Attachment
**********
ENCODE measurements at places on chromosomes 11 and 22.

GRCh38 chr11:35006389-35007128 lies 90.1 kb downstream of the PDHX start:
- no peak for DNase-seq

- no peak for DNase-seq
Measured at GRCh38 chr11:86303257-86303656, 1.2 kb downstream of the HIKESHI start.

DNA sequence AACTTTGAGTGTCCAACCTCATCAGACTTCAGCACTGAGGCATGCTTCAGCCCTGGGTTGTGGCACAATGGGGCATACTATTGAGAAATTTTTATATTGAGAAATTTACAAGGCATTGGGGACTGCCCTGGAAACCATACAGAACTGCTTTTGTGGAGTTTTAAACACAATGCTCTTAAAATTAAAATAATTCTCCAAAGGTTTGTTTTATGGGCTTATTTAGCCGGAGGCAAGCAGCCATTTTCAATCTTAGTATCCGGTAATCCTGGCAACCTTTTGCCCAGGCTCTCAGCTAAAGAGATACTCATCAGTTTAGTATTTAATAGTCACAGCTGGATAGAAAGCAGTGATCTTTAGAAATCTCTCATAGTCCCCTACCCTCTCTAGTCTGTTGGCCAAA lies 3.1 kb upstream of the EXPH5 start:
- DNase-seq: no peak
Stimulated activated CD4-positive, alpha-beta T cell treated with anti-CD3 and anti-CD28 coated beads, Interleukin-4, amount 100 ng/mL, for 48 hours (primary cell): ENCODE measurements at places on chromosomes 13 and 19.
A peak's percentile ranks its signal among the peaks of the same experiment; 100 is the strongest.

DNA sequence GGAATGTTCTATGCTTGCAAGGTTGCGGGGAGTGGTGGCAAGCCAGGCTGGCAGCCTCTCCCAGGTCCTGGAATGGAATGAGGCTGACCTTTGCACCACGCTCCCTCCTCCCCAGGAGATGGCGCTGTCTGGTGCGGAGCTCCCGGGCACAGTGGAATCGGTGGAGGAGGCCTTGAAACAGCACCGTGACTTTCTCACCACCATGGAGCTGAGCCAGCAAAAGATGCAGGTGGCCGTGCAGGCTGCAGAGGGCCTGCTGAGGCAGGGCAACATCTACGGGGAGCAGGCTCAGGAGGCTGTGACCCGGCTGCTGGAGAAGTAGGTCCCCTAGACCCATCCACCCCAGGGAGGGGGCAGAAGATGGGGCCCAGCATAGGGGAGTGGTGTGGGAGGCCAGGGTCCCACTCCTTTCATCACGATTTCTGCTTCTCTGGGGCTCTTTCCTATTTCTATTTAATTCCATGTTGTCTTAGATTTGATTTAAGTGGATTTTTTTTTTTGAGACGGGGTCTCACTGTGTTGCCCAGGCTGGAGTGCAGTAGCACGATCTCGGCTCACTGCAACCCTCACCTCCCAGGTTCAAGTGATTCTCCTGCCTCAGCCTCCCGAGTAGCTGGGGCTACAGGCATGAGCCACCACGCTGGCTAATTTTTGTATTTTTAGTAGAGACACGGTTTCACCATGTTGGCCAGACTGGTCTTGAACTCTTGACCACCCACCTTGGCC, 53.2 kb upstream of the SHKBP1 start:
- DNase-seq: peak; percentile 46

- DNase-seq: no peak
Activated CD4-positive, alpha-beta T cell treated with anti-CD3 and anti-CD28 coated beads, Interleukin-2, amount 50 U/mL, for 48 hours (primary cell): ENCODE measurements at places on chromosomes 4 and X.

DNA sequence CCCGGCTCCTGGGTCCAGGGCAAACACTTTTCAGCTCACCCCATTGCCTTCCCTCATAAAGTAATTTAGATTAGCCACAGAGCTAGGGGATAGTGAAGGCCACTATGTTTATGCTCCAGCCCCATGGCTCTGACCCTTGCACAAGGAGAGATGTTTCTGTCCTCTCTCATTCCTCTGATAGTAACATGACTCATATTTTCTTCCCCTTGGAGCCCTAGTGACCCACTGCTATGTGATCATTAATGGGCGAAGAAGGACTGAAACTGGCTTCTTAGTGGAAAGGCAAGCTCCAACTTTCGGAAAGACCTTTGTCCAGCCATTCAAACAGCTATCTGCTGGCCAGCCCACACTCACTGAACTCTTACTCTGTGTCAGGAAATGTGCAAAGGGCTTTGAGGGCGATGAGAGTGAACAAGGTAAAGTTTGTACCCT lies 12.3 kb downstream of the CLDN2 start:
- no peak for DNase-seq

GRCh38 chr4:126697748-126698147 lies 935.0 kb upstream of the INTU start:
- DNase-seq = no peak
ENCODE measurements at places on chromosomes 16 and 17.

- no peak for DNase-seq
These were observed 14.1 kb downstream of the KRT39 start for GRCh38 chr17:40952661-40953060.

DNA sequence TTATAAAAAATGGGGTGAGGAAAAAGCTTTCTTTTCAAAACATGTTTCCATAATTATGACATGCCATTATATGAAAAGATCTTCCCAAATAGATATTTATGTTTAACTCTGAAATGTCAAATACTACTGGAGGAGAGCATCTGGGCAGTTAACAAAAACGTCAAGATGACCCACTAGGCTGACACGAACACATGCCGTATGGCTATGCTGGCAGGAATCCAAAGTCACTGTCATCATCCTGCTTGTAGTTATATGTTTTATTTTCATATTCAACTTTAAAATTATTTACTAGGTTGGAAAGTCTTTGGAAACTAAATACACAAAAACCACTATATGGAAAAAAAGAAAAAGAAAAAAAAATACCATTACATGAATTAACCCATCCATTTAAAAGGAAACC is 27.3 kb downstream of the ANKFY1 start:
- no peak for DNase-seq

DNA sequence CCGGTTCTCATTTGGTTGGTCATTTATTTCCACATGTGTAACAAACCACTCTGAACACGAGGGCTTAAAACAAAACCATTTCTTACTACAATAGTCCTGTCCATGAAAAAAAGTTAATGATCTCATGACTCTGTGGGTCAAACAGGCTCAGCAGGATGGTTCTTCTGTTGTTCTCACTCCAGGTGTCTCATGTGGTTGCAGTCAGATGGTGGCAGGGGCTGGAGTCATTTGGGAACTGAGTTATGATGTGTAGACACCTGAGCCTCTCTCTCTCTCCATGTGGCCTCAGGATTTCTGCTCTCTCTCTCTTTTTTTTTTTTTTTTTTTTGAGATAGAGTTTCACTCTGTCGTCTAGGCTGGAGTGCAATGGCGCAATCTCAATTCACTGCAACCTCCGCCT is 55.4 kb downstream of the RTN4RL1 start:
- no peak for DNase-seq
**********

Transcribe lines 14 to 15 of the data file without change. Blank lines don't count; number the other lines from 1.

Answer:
DNA sequence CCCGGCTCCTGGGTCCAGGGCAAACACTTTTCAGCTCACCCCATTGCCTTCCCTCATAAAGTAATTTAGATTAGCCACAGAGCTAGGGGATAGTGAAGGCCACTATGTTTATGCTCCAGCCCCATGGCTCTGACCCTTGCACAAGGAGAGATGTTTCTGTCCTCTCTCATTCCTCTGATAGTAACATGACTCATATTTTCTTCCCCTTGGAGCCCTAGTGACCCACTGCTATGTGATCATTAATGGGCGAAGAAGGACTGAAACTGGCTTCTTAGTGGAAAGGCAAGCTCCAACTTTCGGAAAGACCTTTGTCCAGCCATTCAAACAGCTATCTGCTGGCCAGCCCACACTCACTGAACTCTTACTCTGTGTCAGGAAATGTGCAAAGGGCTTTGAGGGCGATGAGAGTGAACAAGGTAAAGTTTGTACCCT lies 12.3 kb downstream of the CLDN2 start:
- no peak for DNase-seq